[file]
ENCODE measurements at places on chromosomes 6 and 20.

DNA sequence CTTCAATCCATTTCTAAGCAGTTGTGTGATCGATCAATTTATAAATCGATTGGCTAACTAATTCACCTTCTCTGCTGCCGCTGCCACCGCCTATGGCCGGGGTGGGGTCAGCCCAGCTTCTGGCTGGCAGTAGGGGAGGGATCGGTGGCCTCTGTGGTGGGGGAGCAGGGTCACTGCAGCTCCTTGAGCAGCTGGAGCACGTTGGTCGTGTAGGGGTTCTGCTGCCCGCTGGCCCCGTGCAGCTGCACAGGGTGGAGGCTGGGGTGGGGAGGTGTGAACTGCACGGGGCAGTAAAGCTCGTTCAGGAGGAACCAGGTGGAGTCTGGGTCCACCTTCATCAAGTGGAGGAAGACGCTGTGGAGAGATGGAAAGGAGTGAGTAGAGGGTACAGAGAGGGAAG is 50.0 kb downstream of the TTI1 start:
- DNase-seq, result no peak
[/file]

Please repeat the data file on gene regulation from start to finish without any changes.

ENCODE measurements at places on chromosomes 6 and 20.

DNA sequence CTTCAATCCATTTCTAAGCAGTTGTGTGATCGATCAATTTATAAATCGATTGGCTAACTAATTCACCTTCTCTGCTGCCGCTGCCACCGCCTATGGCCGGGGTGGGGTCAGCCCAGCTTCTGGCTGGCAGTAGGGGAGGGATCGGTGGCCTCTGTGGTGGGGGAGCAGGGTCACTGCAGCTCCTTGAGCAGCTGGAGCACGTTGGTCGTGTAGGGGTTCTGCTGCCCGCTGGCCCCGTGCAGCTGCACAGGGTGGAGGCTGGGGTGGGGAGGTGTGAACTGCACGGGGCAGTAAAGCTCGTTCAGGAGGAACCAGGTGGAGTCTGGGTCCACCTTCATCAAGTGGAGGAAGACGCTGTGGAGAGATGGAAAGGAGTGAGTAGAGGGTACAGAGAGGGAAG is 50.0 kb downstream of the TTI1 start:
- DNase-seq, result no peak